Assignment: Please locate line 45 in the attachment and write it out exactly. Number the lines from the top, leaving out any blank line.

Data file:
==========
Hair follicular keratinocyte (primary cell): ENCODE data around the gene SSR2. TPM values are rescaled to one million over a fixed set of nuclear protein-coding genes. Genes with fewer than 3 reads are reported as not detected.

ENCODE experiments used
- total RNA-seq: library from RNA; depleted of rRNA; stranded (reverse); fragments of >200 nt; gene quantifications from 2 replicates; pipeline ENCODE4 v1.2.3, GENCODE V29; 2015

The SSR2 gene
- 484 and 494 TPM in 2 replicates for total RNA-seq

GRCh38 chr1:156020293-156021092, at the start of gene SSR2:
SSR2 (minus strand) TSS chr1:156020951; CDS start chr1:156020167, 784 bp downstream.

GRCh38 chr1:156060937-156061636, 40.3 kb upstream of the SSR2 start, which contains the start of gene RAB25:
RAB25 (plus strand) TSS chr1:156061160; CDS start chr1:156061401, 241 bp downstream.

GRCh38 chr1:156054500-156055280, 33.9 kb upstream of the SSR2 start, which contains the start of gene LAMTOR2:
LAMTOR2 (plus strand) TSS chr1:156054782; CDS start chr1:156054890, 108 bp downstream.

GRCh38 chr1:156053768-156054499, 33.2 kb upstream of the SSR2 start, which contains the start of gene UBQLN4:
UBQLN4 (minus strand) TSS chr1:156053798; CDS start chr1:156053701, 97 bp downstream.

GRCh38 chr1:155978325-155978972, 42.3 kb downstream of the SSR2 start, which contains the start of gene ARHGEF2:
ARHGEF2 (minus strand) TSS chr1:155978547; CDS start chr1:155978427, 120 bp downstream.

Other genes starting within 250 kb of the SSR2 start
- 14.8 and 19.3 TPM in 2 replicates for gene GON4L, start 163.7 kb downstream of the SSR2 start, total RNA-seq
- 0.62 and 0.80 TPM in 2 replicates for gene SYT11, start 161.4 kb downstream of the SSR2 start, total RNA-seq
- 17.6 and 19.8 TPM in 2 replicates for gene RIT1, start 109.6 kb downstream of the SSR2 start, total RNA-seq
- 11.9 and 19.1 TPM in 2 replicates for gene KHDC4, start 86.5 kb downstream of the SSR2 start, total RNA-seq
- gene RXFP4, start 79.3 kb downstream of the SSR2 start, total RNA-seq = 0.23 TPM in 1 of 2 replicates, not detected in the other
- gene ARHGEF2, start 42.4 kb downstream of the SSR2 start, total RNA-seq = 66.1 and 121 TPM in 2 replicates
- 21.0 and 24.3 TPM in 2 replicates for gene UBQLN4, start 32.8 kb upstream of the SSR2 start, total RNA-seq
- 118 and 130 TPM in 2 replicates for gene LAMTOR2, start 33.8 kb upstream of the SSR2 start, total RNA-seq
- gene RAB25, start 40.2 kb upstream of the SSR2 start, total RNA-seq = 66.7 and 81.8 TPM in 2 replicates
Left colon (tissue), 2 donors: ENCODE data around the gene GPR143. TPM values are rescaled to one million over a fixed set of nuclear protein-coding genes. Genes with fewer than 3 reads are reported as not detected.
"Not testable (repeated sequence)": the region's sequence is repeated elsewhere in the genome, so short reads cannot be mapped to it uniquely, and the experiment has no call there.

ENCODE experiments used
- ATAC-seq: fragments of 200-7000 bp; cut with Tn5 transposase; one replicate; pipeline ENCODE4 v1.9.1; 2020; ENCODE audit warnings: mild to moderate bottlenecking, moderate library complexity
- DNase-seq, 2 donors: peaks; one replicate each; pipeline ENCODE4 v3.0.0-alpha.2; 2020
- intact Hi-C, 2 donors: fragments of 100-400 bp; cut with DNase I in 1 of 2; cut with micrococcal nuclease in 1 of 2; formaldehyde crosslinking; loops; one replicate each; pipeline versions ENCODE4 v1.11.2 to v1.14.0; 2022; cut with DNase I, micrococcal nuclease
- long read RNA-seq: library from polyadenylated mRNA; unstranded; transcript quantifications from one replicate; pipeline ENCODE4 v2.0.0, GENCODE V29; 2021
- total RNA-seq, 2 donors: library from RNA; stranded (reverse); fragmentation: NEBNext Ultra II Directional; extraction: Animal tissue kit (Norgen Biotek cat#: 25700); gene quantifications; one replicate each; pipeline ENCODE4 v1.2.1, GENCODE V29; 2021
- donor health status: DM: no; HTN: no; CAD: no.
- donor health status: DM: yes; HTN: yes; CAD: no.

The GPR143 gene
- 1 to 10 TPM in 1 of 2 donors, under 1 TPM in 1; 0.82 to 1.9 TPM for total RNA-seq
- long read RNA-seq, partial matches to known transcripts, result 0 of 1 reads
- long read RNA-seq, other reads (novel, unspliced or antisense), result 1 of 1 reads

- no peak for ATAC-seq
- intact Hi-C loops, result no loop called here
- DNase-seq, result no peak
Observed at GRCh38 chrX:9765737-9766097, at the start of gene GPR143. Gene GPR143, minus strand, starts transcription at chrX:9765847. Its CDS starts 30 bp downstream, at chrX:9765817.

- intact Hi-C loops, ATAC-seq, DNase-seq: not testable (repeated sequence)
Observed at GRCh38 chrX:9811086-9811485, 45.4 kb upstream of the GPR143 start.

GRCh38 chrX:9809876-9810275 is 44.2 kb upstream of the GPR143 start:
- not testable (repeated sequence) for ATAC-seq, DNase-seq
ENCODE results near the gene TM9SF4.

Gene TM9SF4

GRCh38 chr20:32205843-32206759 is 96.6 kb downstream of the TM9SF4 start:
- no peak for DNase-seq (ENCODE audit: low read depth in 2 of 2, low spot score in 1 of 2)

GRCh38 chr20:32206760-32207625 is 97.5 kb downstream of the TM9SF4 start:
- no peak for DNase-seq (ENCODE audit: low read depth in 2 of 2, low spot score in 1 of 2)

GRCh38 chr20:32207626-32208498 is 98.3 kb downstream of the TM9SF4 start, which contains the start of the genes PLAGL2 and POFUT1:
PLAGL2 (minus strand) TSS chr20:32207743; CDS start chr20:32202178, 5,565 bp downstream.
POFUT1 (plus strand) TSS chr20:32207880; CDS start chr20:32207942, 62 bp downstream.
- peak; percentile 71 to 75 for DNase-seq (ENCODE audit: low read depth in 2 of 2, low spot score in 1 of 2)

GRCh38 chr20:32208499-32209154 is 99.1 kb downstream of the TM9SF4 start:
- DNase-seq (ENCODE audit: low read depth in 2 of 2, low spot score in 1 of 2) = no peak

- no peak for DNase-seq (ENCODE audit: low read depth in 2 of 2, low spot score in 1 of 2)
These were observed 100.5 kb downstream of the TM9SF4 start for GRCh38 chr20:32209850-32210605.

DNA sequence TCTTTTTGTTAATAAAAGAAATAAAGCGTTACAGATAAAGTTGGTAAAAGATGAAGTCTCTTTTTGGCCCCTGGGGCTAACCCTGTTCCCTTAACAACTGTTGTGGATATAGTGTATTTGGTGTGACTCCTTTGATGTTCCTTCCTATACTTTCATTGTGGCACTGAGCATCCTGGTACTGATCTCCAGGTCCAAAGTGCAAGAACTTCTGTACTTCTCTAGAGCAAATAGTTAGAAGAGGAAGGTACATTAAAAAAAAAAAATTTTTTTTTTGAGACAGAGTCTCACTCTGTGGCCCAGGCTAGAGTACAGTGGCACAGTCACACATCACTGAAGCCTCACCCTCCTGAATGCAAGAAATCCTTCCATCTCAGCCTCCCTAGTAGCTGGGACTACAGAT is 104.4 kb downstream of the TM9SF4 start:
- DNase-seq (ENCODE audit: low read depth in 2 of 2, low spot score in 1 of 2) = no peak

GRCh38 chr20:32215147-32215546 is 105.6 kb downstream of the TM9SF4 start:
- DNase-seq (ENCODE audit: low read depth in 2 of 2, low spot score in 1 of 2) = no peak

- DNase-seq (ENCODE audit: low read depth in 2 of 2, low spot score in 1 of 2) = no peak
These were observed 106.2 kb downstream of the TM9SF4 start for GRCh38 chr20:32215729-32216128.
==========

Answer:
Observed at GRCh38 chrX:9811086-9811485, 45.4 kb upstream of the GPR143 start.